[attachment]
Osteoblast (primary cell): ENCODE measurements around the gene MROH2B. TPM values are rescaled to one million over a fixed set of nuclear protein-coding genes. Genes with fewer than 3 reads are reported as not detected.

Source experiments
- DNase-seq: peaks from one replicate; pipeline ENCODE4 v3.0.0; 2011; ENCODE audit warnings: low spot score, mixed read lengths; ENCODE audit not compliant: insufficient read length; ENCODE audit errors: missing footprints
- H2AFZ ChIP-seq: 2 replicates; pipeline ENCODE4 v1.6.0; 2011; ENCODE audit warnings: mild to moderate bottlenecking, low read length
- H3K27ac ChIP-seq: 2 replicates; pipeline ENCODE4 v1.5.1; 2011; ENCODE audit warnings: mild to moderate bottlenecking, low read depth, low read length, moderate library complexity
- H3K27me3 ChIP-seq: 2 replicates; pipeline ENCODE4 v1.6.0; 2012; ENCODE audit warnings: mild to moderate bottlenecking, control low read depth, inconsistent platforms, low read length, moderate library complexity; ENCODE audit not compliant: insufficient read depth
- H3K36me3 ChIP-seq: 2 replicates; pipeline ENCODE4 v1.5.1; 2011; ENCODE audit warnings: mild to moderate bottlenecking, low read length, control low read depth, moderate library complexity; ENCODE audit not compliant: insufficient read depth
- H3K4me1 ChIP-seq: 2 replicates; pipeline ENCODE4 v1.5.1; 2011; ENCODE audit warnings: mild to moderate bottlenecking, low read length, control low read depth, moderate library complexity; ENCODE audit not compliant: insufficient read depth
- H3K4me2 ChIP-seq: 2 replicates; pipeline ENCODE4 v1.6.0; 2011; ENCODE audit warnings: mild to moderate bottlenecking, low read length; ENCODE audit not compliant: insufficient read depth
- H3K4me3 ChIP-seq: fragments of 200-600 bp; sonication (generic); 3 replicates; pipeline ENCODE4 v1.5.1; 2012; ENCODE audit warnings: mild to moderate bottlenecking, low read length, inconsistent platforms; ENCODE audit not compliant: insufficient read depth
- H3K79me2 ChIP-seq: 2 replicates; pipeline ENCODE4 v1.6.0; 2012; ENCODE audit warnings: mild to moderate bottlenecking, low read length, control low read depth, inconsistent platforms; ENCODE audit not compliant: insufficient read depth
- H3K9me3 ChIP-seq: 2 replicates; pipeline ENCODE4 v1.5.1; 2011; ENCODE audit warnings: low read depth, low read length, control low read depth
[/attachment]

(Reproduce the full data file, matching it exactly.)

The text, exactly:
Osteoblast (primary cell): ENCODE measurements around the gene MROH2B. TPM values are rescaled to one million over a fixed set of nuclear protein-coding genes. Genes with fewer than 3 reads are reported as not detected.

Source experiments
- DNase-seq: peaks from one replicate; pipeline ENCODE4 v3.0.0; 2011; ENCODE audit warnings: low spot score, mixed read lengths; ENCODE audit not compliant: insufficient read length; ENCODE audit errors: missing footprints
- H2AFZ ChIP-seq: 2 replicates; pipeline ENCODE4 v1.6.0; 2011; ENCODE audit warnings: mild to moderate bottlenecking, low read length
- H3K27ac ChIP-seq: 2 replicates; pipeline ENCODE4 v1.5.1; 2011; ENCODE audit warnings: mild to moderate bottlenecking, low read depth, low read length, moderate library complexity
- H3K27me3 ChIP-seq: 2 replicates; pipeline ENCODE4 v1.6.0; 2012; ENCODE audit warnings: mild to moderate bottlenecking, control low read depth, inconsistent platforms, low read length, moderate library complexity; ENCODE audit not compliant: insufficient read depth
- H3K36me3 ChIP-seq: 2 replicates; pipeline ENCODE4 v1.5.1; 2011; ENCODE audit warnings: mild to moderate bottlenecking, low read length, control low read depth, moderate library complexity; ENCODE audit not compliant: insufficient read depth
- H3K4me1 ChIP-seq: 2 replicates; pipeline ENCODE4 v1.5.1; 2011; ENCODE audit warnings: mild to moderate bottlenecking, low read length, control low read depth, moderate library complexity; ENCODE audit not compliant: insufficient read depth
- H3K4me2 ChIP-seq: 2 replicates; pipeline ENCODE4 v1.6.0; 2011; ENCODE audit warnings: mild to moderate bottlenecking, low read length; ENCODE audit not compliant: insufficient read depth
- H3K4me3 ChIP-seq: fragments of 200-600 bp; sonication (generic); 3 replicates; pipeline ENCODE4 v1.5.1; 2012; ENCODE audit warnings: mild to moderate bottlenecking, low read length, inconsistent platforms; ENCODE audit not compliant: insufficient read depth
- H3K79me2 ChIP-seq: 2 replicates; pipeline ENCODE4 v1.6.0; 2012; ENCODE audit warnings: mild to moderate bottlenecking, low read length, control low read depth, inconsistent platforms; ENCODE audit not compliant: insufficient read depth
- H3K9me3 ChIP-seq: 2 replicates; pipeline ENCODE4 v1.5.1; 2011; ENCODE audit warnings: low read depth, low read length, control low read depth